"Ground squirrels must have a great sense of humor."
The black night sky eased toward morning, as a steel-gray hue diffused into cobalt blue. Sluggishly, I extended my cramped legs, stretching my 6-foot 2-inch body into all available space of my gear-packed compact vehicle—where I had slept that night.
With the approaching dawn I surveyed the surrounding landscape: the Boardman Grasslands in north central Oregon.
Ecologists have long viewed these grasslands as the most extensive of their type in Oregon. The rich habitat diversity supports an array of wildlife species recognized as sensitive or vulnerable in Oregon.
One of these important species is the Washington ground squirrel, once thought extinct in Oregon but rediscovered on the Boardman Grasslands in the 1970s. Today the squirrel is state-listed as an endangered species.
The Washington ground squirrel is of particular interest to biologists because of its unusually long estivation (inactivity during summer). Once the spring bunch grass food sources have stopped growing, the squirrels remain in underground burrows for up to 8 months, escaping the summer heat and drought.
The previous day I had scouted the grasslands for photo locations. This location turned out to be the residence of a colony of ground squirrels; their small statuesque poses casting long shadows in the warming morning light.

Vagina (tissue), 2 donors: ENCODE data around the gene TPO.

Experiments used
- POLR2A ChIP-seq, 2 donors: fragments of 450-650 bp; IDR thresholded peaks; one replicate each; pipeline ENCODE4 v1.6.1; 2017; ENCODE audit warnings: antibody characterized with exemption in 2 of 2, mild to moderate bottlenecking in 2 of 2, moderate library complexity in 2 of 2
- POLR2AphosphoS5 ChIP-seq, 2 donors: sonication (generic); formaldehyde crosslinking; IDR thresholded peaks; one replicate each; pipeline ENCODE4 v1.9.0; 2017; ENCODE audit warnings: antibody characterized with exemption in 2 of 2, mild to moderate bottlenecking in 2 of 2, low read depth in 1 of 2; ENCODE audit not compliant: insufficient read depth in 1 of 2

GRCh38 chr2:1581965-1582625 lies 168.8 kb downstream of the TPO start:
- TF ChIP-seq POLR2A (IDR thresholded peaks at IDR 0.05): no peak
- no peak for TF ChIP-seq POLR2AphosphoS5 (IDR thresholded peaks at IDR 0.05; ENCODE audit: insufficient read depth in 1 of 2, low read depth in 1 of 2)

Although, the colony’s young squirrels seemed quite carelessly unabashed in their romping, they would instantly vanish down holes whenever I jockeyed for a closer viewpoint. Finally, I decided it would be best to leave them and continue my planned shots for the Conservancy.
Around 3:30pm I returned to the colony with my 300-800mm lens mounted on a tripod and my vest pockets stuffed with whatever I might need for the evening. I slowly and carefully moved through the sensitive grassland habitat to my selected new location.
Ground squirrels must have a great sense of humor. After about 30 minutes of waiting, the white spotted, brown-gray back of a squirrel suddenly stood erect, a little more than 100 feet from me, too far for a good shot and precisely where I had already been that morning. Another hour later, as I still leaned motionless against my tripod, a squirrel stood tall near a hole a few feet away, teasingly too close this time for my telephoto lens.
Then suddenly the action was all about me and for a very entertaining hour I slowly moved my lens, as much as I dared, capturing several nice portraits of this rare spices.
People are most likely to be drawn to images that affect their mood in a positive way and these playful squirrels were just the images of Boardman I wanted. Nature relaxes us and restores us. Wildlife images can bring us a sense of connection to life, a feeling of love, and pleasurable entertainment.
The Nature Conservancy and the Oregon Department of Fish and Wildlife are currently working in partnership, conducting extensive Boardman area studies and monitoring the activity of Washington ground squirrel colonies.
Rick McEwan is a volunteer professional photographer for The Nature Conservancy who captures images of conservation across Oregon and beyond. For more of his work, go to www.photographyforconservation.com